A teach in was held about the World Trade Organization (WTO) Wednesday at 7:30 at the Douglass Student Center where 5 speakers composed of professors and activists spoke to a diverse audience of over 150 students, faculty members and residents of New Brunswick. The featured speakers for the event were Geisa M. Rocha Ph.D Political Science and Latin American Political Economy, Anne C. Bellows a Post Doctorate of Rutgers, R. Daniel Keleman Assistant Professor of Political Science, William Kane President of the New Jersey State Industrial Union Council AFL-CIO, and Xavier Hansen a Community Activist and member of the New Jersey Freedom Organization. The focus of the evening was for each speaker to educate the audience about the backround of the WTO's policies and actions and its effect on the environment, agriculture, labor unions, and the economy as well as discuss their feeling regarding the events and demonstratons that happened at the WTO conference in Seattle last week.
The overall feeling of the speakers were criticisms of the World Trade Organization's policies and mixed opinions regarding ways of reforming or abolishing the organization.
"This forum is an open-democratic oppurtunty to express ideas and is only the WTO was like that then we wouldn't be here tonight." Said Xavier Hanson "Ultimately, do we think trade is good or bad?"said Daniel Keleman "Some wanted to see it (WTO) more green, some decided that world trade is bad." Keleman continued during his discussion on WTO and Trade and Environmental disputes.
The first speaker, Professor Rocha, spoke about globalizing neo-liberalism in the World Trade organization and in the World Bank as a way to put control back into the people aside from large business owners.
Anne C. Bellows who discussed the WTO's effect on the Agricultural Policy followed Rocha. Bellows went into detail about the International Declaration of Human Rights policy that all citizens in the world have a right to food. Bellows continued discussing about the United States' alterations in their interpretation and GATT's, which was the predecessor to the WTO, agreement in 1994 to modify the original statement by saying, "The right to food, is the right to buy food." Bellows finds this change in policy as being arbitrary due to GATT's disregard to availability and safety of the food or the income of the person buying the food.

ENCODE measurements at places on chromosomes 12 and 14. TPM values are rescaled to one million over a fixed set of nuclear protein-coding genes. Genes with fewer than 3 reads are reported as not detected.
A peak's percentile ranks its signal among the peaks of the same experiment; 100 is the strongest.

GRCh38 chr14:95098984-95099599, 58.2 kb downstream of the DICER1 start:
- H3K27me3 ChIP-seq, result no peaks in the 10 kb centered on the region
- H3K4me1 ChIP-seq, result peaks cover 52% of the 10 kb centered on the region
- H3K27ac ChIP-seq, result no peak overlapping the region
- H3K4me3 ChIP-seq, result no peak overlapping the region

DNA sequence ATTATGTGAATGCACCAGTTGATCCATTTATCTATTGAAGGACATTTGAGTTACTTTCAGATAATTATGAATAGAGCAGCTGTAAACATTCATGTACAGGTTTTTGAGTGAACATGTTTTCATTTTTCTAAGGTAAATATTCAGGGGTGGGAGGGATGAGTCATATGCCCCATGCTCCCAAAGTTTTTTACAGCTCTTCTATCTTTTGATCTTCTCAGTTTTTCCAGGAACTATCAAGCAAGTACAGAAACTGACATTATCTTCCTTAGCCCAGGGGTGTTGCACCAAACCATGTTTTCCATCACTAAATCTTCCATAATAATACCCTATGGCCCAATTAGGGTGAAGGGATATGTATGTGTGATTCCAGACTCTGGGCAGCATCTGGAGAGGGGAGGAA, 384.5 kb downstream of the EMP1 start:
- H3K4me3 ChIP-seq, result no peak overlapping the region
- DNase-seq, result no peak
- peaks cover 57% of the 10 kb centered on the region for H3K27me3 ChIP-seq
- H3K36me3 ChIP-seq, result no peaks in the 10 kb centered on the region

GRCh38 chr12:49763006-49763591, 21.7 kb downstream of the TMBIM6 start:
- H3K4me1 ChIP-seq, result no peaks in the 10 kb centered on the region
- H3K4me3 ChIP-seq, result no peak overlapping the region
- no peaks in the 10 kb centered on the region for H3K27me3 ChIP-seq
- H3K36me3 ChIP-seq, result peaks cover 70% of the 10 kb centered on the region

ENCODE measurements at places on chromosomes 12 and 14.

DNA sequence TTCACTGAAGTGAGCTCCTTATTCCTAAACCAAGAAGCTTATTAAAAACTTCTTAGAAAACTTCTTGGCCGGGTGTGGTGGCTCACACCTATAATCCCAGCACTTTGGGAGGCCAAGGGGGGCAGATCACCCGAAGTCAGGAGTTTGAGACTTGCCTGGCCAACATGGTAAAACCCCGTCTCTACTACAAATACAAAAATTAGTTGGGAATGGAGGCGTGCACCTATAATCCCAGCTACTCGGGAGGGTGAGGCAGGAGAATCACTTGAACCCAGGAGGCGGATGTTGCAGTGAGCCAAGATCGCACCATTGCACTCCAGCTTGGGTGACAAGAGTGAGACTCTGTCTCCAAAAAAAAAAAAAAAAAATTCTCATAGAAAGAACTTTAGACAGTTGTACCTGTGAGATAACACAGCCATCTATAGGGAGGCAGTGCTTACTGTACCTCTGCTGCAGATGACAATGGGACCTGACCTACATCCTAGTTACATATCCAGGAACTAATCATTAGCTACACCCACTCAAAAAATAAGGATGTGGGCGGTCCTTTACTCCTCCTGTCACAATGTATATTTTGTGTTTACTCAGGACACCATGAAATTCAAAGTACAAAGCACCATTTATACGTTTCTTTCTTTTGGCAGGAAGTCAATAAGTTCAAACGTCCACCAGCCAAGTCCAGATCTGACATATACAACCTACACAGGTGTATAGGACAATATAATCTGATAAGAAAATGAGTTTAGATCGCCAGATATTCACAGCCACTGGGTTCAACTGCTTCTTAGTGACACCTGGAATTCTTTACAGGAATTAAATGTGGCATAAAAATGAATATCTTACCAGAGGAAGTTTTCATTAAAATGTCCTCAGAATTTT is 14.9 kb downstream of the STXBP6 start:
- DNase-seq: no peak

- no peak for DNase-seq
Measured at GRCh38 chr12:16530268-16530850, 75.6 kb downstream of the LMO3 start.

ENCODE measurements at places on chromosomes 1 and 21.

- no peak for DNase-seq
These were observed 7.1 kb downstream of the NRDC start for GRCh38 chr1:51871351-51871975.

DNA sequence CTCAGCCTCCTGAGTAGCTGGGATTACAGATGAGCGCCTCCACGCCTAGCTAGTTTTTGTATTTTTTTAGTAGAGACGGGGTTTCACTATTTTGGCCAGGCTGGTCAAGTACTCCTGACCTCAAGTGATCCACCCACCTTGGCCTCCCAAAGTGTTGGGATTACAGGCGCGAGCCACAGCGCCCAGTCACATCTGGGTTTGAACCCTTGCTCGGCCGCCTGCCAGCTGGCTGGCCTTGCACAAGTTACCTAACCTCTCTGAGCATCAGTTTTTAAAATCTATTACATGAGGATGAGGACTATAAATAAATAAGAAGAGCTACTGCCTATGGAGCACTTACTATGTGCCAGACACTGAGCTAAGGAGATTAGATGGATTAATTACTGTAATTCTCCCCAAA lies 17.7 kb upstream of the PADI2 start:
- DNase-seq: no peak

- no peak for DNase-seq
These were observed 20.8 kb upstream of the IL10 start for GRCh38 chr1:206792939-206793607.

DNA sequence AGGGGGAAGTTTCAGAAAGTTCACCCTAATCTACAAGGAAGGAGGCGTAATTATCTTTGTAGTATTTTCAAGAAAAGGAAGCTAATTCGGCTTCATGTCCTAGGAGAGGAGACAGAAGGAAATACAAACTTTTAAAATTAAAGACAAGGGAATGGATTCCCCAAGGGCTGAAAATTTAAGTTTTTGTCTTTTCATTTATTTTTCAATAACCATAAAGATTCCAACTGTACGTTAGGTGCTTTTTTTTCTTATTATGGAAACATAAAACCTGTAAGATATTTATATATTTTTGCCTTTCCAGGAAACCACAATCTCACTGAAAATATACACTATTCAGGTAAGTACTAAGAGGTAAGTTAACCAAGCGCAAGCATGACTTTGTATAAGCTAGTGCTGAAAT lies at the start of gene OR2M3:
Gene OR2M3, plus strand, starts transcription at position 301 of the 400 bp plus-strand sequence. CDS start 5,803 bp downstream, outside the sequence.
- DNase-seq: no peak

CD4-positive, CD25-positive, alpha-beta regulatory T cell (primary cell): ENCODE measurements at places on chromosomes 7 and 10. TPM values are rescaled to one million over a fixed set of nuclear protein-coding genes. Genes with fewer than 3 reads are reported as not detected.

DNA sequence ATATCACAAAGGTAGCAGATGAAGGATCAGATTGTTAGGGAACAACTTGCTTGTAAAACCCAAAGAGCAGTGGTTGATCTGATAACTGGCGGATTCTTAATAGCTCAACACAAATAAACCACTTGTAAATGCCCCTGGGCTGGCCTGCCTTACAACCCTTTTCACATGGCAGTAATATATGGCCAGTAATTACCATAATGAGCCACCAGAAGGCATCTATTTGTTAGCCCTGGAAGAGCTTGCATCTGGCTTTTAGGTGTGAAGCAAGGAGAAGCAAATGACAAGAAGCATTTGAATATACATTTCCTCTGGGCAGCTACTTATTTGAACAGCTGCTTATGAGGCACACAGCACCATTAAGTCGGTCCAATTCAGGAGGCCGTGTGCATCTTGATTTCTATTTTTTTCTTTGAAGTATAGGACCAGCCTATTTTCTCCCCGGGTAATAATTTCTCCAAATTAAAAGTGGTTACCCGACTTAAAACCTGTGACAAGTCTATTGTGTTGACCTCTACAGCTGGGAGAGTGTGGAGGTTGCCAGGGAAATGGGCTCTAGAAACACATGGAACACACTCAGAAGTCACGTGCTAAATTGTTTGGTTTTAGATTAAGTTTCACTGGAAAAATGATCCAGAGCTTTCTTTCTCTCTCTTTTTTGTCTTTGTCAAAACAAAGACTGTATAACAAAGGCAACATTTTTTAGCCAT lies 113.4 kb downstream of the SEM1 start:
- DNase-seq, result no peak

The next speaker was R. Daniel Keleman who discussed the WTO and the environment. "The WTO will not undermine environmental standards in states where there are high environmental standards." Keleman said Keleman discussed such environmental decisions such as the Tuna-Dolphin case where dolphins were being killed while fishermen in Mexican waters were capturing tuna. The incident lead to trade barriers by the United States to protect the environment. Keleman concluded by stating his belief that the WTO is more than the people against the large corporations but instead a conflict of interest between world powers and developing countries.
"It is about the people against the corporations." Said the next speaker William Kane in his opening statement. "It is about the corporations growing to an extent where they control the world." Kane, probably the most moving speaker of the evening in many people's opinion discussed, in his opinion, the corporations motives in world trade and their affects on the laborers. "It's not about ideology, it's about money." Kane said. "We were sending jobs to South America no to avoid communism but because there is a market." When talking about the protests in Seattle outside of the WTO convention Kane said, "I believe what you saw was the opening round of the trade wars last week in Seattle." "You have to crawl before you can walk in and America hasn't even learned how to crawl in terms of political activism." Kane said.
The final speaker of the evening was Xavier Hanson a community activist who talked to the audience about ways of organizing and what they can do at a grassroots level in terms of protesting. "Trade has existed before the Roman Empire," Hanson said. "We have to understand is why the WTO has come up now and not one-hundred years ago." Hanson even made comparisons that the Board of Directors at Rutgers University is similar to the WTO due to the fact that they are appointed and not democratically elected.
At the end of the evening William Kane made a final statement about the internet and the corporations involvement, "The internet and those laptops are like the Gutenberg Bible, Don't let the corporations steal that from you." "I thought it was a good introduction to some of the issues involved with the WTO, but I would say that there is a lot more to learn for people who are interested in this and other kinds of action." Said Raju Chelluri a Rutgers Graduate student who was in attendance.